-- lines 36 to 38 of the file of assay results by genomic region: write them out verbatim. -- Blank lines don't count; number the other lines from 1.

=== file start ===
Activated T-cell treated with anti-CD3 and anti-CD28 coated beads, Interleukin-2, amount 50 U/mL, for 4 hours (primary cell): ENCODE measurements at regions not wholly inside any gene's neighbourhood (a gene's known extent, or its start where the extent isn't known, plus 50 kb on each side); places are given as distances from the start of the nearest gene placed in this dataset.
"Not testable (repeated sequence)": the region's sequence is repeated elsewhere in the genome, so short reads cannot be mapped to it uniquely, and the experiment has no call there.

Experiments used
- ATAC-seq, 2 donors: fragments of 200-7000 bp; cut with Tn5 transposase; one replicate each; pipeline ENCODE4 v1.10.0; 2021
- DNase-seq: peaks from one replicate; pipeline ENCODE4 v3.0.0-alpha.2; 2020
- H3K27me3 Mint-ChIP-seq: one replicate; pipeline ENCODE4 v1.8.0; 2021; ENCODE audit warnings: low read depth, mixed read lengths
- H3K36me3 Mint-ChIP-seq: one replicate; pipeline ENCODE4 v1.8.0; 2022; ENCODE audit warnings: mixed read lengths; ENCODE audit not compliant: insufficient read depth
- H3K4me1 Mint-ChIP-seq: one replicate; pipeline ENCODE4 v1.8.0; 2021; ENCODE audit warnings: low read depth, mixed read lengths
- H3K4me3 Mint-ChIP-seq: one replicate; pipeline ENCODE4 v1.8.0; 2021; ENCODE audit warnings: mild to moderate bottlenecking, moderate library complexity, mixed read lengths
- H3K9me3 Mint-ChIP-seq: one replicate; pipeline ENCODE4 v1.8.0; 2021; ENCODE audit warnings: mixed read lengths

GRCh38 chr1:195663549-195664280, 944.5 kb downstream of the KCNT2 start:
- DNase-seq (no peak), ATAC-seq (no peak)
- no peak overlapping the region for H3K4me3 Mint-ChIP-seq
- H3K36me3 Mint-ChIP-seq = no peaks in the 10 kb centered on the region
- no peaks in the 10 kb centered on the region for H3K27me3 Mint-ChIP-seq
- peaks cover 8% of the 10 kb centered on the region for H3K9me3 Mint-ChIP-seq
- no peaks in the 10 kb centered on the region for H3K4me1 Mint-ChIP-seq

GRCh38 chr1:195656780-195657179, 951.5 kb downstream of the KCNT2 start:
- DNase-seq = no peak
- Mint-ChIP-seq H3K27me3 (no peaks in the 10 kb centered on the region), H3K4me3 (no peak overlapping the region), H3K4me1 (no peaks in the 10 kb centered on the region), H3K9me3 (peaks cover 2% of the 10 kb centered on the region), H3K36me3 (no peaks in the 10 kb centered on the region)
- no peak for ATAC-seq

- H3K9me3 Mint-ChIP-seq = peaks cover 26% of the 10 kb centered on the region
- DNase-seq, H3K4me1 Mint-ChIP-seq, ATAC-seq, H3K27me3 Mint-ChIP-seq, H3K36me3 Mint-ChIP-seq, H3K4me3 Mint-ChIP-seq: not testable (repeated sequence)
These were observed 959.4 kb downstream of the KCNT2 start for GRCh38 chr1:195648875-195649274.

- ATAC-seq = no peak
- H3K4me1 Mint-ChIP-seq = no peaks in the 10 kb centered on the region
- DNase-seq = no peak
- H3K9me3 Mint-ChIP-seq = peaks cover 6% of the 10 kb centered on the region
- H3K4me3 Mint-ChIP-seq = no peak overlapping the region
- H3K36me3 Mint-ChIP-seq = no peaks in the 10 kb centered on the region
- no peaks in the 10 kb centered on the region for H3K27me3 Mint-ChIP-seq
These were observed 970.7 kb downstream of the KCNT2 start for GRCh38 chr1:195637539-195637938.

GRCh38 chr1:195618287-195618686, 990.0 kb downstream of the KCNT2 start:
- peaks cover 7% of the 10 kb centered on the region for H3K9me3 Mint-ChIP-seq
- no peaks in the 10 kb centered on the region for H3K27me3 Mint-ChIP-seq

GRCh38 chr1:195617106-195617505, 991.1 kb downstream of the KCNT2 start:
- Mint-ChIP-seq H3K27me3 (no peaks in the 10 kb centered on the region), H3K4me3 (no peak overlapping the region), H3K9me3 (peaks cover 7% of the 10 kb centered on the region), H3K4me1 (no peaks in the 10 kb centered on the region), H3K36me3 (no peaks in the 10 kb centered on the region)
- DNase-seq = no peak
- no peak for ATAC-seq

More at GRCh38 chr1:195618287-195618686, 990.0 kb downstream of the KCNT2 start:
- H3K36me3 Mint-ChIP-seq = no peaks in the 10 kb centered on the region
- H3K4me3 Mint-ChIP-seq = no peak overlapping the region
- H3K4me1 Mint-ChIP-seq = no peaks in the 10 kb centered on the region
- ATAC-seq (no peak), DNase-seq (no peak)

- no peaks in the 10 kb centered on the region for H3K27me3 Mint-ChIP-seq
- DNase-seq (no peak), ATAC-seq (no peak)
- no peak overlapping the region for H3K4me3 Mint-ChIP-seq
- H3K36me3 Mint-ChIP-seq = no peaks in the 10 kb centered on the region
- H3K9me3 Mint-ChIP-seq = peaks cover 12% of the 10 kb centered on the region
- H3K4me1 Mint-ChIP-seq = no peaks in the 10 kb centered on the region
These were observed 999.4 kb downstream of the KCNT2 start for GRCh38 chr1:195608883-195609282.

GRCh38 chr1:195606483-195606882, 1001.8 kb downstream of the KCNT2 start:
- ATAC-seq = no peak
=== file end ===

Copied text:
GRCh38 chr1:195617106-195617505, 991.1 kb downstream of the KCNT2 start:
- Mint-ChIP-seq H3K27me3 (no peaks in the 10 kb centered on the region), H3K4me3 (no peak overlapping the region), H3K9me3 (peaks cover 7% of the 10 kb centered on the region), H3K4me1 (no peaks in the 10 kb centered on the region), H3K36me3 (no peaks in the 10 kb centered on the region)
- DNase-seq = no peak